Key Points

  • The 7-SNP-based classifier is an effective and reliable predictor for survival of patients with ENKTL.

  • The 7-SNP-based signature can be used as a supplement to current risk indicators, helping clinical decision-making.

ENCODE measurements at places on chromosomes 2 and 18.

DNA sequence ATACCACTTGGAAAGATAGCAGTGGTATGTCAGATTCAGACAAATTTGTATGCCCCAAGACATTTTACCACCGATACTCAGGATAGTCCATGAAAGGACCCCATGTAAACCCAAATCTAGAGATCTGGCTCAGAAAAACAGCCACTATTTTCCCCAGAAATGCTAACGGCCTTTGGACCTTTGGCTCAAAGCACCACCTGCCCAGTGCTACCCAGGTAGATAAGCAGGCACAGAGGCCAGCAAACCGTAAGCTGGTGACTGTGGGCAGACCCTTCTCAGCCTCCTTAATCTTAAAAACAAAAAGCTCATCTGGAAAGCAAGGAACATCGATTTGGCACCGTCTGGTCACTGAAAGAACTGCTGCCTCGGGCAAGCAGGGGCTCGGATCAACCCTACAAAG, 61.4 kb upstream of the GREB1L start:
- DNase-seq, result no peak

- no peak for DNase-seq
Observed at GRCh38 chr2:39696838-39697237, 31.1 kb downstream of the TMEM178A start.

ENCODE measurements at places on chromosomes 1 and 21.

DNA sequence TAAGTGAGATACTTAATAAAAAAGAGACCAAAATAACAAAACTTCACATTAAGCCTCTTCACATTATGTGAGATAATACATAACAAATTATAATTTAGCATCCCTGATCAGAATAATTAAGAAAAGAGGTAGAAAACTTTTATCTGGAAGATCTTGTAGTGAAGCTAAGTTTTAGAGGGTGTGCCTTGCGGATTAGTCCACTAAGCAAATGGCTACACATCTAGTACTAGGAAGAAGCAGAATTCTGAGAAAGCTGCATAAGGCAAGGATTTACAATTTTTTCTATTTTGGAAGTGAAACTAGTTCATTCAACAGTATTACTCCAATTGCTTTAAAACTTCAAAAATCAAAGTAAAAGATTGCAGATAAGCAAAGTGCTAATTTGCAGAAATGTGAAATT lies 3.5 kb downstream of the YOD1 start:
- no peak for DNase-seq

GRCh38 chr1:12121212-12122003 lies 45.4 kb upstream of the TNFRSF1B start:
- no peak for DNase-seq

Current prognostic scoring systems based on clinicopathologic variables are inadequate in predicting the survival and treatment response of extranodal natural killer/T-cell lymphoma (ENKTL) patients undergoing non-anthracyline-based treatment. We aimed to construct a classifier based on single-nucleotide polymorphisms (SNPs) for improving predictive accuracy and guiding clinical decision-making. The data of 722 patients with ENKTL from international multicenters were analyzed. A 7-SNP-based classifier was constructed using LASSO Cox regression in the training cohort (n=336) and further validated in the internal testing (n=144) and two external validation cohorts (n=142; n=100). The 7-SNP-based classifier showed good prognostic predictive efficacy in the training cohort and the three validation cohorts. Patients with high and low risk scores calculated by the classifier exhibited significantly different progression-free survival (PFS) and overall survival (OS) (all p<0.001). The 7-SNP-based classifier was further proved to be an independent prognostic factor by multivariate analysis, and its predictive accuracy was significantly better than clinicopathological risk variables. The application of the 7-SNP-based classifier was not affected by sample types. Notably, chemotherapy combined with radiotherapy significnalty improved PFS and OS versus radiotherapy alone in high risk Ann Anbor stage I patients, while there was no statistical difference between the two therapeutic modalities among low risk patients. A nomogram was constructed comprised of the classifier and clinicopathological variables, and showed remarkably better predictive accuracy than that of each variable alone. The 7-SNP-based classifier is a complement to existing risk stratification systems in ENKTL, which could have significant implications for clinical decision-making for ENKTL patients.

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